A narrow footpath wound through the trees, shaded and cool in the late summer heat. A rabbit said hello by way of scurrying through the underbrush to parts unknown. A squirrel overhead chirred its irritation at an invading starling. Jon breathed in the woods all the way to the far end of the path where it emerged in front of Irving’s cabin.
Jimmy DeBartolo sat on the porch in a creaking rocker, whittling. In his gnarled fingers, the body of a bird was taking shape. Jon paused to admire the work, noting how steady Jimmy’s hands were, despite the outward ravages of age that had taken so many of Jimmy’s generation already. The devil knows he’s going to have a fight on his hands when he comes for Jimmy, so he’s just putting it off until the old coot’s softened a bit. Like that’s ever going to happen. Next to the old man, against the wooden siding under the shelter of the porch, leaned a worn but sturdy Garand combat rifle. He looked up as Jon approached, and his wrinkled face split into a huge, toothy grin. “Hey, Jon.”
“Morning, Jim. Another quiet day.” Jimmy’s flint-hard eyes scanned the woods as he answered, “Thank the good Lord for that.”
“How’s Papa today?” Jimmy grinned wider.
“’Bout ready to kill Beth, I think.”
“I think I’ll say hi before I head downstairs.”
“Okay, if you really want to. I’m gonna take a walk around.” The old man rose and picked up the rifle before stepping past Jon and onto the packed earth in front of the porch. He shifted it to an easy grip in his gnarled hands and slunk off through the woods with an easy, well-practiced stride. Seconds after he reached the tree line, he disappeared as if he were only a ghost in John’s imagination. The only evidence of his presence was the half-formed wooden sculpture on the seat of the rocking chair.
Damn, I’m glad he’s one of ours. I’d hate to be on that old man’s bad side. Jon stepped through the screen door and into Irving Ratzinger’s living room. Irving’s easy chair, threadbare and sunken, hunched in its corner, empty. The comfortable clutter that defined the man’s life was neatly arranged around it, the photo of his beloved Hilda within easy reach. Hilda’s prize smallmouth bass leered from the wall above the old TV in the opposite corner. Irving’s collection of dog-eared paperback westerns loitered on their shelves, separated from his how-to books and his Foxfire Series. Everything here made this cabin a home in every sense of the word.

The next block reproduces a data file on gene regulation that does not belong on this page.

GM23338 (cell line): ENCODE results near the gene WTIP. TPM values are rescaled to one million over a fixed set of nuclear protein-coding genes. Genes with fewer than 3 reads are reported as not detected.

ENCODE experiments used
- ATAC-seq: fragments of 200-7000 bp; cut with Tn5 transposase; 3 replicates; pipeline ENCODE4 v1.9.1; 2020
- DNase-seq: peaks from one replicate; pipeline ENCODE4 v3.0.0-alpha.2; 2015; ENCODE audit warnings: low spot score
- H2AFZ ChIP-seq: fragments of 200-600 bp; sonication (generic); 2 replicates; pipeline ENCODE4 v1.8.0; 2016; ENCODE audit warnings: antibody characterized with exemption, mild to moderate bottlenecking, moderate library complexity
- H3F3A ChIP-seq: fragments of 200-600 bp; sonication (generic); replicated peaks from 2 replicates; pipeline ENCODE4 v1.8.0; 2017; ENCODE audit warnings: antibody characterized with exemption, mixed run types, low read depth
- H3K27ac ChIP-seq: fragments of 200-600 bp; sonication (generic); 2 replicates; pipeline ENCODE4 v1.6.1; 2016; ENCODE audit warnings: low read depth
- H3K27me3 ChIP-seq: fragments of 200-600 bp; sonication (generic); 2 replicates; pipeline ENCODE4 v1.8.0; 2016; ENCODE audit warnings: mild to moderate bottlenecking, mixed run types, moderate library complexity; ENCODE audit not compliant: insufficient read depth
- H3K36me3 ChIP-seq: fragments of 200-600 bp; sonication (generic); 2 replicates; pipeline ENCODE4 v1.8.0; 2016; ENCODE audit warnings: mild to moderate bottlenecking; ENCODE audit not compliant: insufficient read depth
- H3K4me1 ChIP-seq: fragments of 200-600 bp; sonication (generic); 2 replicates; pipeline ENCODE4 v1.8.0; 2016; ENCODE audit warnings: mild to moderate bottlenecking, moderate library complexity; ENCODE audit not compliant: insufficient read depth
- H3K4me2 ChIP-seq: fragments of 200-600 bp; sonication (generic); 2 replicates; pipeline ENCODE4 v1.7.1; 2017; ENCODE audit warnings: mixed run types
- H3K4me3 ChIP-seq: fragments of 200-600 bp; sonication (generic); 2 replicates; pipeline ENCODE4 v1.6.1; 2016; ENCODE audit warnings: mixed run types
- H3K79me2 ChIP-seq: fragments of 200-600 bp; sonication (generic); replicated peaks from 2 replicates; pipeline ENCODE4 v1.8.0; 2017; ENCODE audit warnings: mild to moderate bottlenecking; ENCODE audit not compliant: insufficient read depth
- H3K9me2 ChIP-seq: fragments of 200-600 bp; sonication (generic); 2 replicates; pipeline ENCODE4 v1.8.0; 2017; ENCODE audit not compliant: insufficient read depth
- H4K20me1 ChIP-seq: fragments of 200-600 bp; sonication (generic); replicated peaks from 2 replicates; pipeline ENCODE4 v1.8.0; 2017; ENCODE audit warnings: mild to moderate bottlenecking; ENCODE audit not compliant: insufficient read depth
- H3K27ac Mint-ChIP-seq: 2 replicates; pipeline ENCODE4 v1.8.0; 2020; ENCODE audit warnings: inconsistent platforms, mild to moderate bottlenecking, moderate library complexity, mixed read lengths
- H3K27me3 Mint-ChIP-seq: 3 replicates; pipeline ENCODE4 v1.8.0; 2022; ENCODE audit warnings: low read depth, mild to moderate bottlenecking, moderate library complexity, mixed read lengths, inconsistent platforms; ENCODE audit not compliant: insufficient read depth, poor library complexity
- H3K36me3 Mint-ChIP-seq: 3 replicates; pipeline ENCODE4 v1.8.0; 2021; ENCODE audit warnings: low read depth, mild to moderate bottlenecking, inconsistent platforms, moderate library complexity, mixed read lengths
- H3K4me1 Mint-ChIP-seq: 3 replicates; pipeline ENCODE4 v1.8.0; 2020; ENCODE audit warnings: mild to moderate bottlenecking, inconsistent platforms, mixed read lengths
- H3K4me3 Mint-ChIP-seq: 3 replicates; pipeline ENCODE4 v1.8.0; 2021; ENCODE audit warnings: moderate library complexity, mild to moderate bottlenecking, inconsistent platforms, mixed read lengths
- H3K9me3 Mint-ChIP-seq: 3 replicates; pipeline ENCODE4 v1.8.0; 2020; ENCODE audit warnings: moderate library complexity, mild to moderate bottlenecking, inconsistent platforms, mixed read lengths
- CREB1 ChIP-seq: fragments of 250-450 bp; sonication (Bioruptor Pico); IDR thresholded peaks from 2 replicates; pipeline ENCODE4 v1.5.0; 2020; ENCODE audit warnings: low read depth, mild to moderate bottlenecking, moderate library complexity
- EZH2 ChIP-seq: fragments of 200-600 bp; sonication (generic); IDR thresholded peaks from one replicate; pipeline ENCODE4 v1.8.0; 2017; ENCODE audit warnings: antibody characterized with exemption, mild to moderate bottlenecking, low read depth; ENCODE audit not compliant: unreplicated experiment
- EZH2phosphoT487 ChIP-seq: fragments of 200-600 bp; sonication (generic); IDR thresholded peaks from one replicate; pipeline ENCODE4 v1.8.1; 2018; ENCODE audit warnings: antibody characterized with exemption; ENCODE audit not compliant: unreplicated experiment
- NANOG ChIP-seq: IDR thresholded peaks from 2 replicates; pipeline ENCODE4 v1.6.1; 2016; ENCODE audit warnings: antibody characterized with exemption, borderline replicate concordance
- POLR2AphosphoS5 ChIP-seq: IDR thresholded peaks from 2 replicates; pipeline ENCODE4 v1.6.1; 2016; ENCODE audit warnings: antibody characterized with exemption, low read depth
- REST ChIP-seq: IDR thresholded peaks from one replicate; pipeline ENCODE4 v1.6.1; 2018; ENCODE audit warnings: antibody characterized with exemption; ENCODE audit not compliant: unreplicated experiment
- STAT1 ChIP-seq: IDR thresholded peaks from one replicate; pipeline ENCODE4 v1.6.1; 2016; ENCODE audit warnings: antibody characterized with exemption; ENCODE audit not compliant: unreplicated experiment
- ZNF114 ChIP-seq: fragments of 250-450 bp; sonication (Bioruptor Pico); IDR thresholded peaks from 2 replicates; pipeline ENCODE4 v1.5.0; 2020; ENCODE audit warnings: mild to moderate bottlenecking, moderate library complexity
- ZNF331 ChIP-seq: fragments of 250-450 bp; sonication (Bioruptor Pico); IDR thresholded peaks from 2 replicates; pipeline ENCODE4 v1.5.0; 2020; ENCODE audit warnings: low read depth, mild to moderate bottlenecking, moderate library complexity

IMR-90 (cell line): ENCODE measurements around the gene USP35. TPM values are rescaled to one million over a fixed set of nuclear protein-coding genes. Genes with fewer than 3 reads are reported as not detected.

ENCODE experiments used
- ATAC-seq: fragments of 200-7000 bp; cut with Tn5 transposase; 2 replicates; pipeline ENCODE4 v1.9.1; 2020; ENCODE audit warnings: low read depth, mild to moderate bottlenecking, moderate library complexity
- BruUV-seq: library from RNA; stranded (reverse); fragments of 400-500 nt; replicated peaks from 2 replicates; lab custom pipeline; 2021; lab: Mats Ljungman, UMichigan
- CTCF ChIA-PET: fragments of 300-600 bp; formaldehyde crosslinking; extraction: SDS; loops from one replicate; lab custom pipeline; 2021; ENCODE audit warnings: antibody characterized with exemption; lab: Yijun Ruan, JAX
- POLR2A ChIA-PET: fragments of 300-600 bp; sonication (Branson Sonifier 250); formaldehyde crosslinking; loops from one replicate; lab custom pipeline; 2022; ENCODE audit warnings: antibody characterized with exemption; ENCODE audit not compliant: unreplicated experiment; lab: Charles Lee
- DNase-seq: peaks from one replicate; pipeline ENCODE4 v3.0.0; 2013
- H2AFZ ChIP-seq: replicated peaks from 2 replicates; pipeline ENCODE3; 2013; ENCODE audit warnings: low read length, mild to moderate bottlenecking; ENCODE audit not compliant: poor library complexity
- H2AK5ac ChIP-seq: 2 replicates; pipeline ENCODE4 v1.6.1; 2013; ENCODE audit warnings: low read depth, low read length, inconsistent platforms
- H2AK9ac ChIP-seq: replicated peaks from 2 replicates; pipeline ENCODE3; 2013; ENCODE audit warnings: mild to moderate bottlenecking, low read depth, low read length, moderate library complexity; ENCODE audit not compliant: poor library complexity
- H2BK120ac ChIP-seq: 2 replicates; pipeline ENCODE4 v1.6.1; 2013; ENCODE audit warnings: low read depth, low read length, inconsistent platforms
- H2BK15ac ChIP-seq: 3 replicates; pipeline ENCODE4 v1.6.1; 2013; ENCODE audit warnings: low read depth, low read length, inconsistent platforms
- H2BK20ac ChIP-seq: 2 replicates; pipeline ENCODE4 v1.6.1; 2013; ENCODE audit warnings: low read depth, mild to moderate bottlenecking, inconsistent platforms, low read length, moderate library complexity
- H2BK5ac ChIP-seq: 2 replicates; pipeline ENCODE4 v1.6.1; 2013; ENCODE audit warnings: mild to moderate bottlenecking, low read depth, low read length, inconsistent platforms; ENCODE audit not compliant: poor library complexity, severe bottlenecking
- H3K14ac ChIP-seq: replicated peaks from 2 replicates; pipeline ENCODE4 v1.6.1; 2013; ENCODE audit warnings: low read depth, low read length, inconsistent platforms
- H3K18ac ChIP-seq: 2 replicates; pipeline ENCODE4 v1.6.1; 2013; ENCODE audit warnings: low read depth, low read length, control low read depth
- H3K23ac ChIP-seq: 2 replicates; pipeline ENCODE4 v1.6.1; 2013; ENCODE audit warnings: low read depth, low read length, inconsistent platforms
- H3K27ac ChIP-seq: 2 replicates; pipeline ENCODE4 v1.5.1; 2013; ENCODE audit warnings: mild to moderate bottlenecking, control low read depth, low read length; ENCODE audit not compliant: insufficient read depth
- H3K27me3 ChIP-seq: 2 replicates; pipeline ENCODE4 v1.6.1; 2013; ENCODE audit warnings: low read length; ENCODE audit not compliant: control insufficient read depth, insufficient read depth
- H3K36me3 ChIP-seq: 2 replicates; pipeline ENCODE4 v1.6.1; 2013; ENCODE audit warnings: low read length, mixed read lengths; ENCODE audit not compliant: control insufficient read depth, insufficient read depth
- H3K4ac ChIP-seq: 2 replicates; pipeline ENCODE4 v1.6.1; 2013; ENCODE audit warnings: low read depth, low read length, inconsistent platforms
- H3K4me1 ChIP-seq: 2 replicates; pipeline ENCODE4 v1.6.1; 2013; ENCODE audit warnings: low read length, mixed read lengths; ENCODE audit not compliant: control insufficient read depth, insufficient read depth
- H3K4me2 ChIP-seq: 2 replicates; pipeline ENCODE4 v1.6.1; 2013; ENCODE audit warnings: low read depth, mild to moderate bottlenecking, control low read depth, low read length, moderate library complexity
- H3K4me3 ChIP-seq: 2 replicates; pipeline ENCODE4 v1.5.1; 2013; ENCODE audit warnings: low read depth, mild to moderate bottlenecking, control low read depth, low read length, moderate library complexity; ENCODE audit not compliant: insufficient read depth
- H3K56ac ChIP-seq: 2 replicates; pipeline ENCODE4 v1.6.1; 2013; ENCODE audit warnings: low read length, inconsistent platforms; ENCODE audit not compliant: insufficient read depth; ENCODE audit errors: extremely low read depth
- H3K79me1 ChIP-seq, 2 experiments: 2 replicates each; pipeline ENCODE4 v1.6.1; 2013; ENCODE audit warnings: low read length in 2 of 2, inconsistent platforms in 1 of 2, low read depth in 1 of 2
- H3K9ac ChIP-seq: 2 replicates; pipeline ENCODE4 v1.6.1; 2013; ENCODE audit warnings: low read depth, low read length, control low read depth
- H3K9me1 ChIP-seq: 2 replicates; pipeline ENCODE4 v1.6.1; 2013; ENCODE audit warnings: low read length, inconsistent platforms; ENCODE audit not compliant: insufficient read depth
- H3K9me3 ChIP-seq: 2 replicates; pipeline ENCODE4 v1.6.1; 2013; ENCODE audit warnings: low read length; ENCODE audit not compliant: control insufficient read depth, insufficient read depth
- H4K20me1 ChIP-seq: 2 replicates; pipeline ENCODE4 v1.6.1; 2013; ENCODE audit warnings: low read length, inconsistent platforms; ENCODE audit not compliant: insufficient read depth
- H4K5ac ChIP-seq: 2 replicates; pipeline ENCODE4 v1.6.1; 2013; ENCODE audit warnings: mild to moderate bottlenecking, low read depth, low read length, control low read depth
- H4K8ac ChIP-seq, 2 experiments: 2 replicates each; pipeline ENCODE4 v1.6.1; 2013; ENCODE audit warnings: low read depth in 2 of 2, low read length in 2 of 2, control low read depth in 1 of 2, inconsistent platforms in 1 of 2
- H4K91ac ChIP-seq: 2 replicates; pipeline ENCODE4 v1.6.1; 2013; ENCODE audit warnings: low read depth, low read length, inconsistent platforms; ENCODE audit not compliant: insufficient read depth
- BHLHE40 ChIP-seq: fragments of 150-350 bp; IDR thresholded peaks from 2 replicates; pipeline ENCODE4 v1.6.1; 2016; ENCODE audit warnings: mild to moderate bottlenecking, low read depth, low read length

Everything except one. The smell of Irving’s latest culinary masterpiece was noticeably absent in the air. Even though it had been three months since the heart attack, Jon’s nostrils remembered the scent of Irving’s apple strudel, among other delicious creations from “Papa’s” kitchen. How many glazed rolls had he washed down with German roast coffee around that table over the years? Not nearly enough, came the answer from Jon’s stomach.
A woman’s voice came from down the hall, frustration tempered by a good humor. “Lay back down, you old fart, and let me get your meds in.”
Jon chuckled, imagining the struggle taking place as he made his way to Irving’s room. When he opened the door, Papa was struggling to get out of bed. Beth Nelson was trying to wrestle him back down. She looked over her shoulder at the creak of the door hinges, a tuft of curly brown hair dangling in her eyes. In spite of the effort she was exerting against the old man in the bed, she smiled.
“Can you help me out here? I have to give him his shot.”
Irving grabbed her wrists and sat up again. His German accent was thicker when he was this tired. “I said I was all right, young lady, and I want to get up.”
Beth twisted her arms free and pressed on Papa’s chest again. He began to sweat with exertion. She was just plump enough to give her a weight advantage, especially with Irving’s weakened condition, and the strain began to show.
When Jon decided enough was enough, he stepped in and touched Beth’s shoulder. She let go of Irving and stood. “Papa,” he said, “you know the shot makes you sleepy. So take it and get some more rest. Beth can handle lunch when you wake up.”